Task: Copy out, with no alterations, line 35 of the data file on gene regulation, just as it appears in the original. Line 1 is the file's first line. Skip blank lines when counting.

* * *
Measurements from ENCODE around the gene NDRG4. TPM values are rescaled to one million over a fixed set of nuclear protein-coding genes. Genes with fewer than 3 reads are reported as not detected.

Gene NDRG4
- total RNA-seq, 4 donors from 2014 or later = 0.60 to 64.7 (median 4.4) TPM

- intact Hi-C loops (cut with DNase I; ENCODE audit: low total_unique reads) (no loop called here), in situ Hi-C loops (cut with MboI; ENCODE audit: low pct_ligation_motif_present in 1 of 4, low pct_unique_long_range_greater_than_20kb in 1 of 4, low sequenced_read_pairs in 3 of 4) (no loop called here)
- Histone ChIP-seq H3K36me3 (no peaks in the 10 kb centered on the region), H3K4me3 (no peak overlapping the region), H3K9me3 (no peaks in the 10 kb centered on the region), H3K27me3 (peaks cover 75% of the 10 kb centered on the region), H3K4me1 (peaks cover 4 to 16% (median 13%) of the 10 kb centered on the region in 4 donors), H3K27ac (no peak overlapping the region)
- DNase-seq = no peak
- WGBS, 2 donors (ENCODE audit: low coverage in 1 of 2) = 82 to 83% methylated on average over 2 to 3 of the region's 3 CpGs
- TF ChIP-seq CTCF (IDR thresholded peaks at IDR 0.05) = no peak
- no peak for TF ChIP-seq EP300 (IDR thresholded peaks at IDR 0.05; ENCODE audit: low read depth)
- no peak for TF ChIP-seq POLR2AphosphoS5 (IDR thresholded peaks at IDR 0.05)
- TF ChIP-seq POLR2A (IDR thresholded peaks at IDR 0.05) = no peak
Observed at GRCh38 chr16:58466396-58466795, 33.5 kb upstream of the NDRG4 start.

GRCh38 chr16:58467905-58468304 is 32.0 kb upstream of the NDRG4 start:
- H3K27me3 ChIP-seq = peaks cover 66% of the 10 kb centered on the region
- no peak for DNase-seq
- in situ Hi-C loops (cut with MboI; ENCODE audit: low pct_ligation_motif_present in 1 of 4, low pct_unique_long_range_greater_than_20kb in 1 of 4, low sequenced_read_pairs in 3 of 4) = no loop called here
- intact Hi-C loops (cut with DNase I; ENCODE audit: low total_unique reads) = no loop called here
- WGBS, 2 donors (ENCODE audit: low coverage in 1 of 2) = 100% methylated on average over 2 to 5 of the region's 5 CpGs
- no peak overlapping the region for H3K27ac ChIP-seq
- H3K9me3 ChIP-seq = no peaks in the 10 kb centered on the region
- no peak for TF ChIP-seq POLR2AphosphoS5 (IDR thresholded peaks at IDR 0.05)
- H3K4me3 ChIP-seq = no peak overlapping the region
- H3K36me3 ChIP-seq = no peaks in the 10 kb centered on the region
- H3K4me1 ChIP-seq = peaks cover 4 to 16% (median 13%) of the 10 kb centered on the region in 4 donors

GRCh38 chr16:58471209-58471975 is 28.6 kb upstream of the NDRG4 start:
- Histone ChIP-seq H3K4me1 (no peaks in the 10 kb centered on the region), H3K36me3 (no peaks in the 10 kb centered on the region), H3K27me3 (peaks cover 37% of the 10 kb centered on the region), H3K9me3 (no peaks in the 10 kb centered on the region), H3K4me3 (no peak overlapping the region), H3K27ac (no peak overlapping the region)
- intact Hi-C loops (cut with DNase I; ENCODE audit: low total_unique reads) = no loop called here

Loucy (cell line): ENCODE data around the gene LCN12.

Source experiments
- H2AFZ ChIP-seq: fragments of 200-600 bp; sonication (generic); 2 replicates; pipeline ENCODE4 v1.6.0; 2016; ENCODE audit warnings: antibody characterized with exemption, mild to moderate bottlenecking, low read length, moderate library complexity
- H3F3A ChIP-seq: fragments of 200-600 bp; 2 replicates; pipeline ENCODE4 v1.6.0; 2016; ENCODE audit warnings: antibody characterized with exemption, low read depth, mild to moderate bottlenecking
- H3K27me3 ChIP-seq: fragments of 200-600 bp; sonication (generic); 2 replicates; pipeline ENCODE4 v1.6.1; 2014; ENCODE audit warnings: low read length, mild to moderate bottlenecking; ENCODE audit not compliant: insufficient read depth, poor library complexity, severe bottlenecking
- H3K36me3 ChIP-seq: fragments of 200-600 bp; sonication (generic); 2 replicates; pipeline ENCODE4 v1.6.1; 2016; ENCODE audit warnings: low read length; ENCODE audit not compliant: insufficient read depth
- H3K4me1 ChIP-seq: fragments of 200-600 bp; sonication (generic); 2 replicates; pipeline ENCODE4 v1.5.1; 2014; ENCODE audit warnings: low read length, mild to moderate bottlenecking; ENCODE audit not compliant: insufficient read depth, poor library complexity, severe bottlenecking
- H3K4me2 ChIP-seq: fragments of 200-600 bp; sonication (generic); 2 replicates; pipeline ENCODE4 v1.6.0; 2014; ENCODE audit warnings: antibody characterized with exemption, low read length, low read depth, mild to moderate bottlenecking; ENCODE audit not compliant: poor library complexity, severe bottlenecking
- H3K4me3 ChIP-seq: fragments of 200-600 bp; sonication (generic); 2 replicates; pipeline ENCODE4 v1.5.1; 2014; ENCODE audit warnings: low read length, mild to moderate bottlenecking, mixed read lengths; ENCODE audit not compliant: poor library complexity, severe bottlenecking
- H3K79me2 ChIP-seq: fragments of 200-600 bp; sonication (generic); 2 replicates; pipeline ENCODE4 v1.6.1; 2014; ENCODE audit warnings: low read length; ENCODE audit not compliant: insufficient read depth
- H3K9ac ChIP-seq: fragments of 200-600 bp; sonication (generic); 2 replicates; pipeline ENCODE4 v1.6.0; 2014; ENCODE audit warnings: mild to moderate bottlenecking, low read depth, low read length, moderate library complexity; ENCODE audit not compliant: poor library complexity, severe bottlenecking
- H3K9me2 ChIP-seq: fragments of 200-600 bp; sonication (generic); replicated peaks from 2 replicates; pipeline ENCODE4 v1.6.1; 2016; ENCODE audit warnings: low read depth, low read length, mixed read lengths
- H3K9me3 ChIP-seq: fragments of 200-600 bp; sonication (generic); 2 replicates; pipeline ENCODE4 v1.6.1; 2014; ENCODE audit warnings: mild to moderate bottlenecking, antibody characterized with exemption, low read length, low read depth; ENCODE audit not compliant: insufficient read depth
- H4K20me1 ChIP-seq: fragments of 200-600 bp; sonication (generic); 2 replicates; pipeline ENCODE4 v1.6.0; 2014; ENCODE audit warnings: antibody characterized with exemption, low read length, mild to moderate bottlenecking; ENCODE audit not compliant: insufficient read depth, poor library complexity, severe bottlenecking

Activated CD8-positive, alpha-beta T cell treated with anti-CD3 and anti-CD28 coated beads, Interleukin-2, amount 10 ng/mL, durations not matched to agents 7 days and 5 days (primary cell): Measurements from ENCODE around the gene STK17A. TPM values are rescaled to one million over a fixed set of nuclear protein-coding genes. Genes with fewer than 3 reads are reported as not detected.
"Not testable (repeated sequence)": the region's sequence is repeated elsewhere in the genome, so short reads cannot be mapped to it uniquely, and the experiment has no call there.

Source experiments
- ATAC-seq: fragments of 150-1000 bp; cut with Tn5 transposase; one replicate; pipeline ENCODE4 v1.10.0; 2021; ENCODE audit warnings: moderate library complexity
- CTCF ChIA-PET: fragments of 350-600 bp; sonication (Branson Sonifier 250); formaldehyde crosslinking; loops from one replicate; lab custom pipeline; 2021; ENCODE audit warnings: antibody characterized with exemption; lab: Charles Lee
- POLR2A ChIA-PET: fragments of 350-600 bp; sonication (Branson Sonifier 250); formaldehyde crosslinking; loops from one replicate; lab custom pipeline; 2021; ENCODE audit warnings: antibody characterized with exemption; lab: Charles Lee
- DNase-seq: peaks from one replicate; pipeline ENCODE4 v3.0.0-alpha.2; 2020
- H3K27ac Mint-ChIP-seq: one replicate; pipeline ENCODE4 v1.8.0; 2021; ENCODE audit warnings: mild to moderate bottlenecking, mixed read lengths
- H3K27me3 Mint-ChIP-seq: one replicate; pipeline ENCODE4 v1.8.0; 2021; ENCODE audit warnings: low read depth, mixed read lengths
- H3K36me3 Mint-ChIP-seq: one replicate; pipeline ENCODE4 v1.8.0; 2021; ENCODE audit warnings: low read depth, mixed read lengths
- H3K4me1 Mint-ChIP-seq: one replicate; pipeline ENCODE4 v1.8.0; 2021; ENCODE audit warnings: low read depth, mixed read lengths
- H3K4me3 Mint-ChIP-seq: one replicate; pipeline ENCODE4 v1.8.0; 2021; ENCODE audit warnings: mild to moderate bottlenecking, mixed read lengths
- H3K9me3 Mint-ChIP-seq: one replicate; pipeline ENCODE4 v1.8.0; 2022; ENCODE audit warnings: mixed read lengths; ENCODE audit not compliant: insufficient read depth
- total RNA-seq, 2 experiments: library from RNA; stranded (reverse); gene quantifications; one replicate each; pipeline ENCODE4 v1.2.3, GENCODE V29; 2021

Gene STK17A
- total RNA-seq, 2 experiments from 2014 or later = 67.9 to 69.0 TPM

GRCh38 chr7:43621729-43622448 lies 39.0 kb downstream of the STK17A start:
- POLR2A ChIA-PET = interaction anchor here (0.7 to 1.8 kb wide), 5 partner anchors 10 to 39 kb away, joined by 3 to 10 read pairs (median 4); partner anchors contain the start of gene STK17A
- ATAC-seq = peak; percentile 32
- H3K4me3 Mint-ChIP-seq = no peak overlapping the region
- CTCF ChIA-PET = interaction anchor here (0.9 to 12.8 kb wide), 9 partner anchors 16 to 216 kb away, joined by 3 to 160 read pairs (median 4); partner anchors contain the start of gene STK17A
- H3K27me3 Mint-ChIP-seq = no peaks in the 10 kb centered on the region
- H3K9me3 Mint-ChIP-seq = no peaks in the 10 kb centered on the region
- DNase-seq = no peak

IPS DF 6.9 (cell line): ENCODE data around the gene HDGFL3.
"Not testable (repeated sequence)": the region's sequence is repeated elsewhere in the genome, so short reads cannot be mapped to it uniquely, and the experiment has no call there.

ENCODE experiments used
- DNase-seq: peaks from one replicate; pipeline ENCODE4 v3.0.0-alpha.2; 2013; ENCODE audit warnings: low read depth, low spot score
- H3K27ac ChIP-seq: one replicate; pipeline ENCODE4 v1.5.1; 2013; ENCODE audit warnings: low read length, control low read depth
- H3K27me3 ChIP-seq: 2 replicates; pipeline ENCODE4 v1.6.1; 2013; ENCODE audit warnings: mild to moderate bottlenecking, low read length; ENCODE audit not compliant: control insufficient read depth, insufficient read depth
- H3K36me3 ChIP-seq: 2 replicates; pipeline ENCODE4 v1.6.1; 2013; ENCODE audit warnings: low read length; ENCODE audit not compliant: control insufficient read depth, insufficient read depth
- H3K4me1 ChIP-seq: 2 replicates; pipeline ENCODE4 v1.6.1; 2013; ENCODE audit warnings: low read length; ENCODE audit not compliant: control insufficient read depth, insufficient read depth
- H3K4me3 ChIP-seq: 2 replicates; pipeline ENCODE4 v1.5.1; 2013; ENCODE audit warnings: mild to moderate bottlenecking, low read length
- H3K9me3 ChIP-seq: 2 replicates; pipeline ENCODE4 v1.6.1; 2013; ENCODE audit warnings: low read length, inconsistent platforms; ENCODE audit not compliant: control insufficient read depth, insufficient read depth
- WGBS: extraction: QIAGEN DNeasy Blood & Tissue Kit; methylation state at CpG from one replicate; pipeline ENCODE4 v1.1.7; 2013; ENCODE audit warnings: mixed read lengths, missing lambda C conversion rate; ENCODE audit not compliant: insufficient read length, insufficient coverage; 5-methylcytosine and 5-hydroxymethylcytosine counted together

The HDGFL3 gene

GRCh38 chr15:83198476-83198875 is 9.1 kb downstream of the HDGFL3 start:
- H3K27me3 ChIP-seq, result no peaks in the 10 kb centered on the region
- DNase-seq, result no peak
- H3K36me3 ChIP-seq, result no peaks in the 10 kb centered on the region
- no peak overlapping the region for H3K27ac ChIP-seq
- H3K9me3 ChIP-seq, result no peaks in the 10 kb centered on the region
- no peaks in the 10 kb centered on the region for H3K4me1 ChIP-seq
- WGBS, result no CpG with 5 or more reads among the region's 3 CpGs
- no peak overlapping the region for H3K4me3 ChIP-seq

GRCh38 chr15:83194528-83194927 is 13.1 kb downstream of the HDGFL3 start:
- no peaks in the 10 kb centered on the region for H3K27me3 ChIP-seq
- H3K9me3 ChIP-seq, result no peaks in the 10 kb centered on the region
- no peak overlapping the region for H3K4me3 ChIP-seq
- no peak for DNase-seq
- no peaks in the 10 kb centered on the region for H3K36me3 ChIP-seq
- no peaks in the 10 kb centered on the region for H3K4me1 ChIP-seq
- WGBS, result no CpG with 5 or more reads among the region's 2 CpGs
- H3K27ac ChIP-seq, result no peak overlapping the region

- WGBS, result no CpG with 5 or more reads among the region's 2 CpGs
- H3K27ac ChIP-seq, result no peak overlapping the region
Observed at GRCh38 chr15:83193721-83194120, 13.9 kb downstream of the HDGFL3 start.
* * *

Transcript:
- H3K4me2 ChIP-seq: fragments of 200-600 bp; sonication (generic); 2 replicates; pipeline ENCODE4 v1.6.0; 2014; ENCODE audit warnings: antibody characterized with exemption, low read length, low read depth, mild to moderate bottlenecking; ENCODE audit not compliant: poor library complexity, severe bottlenecking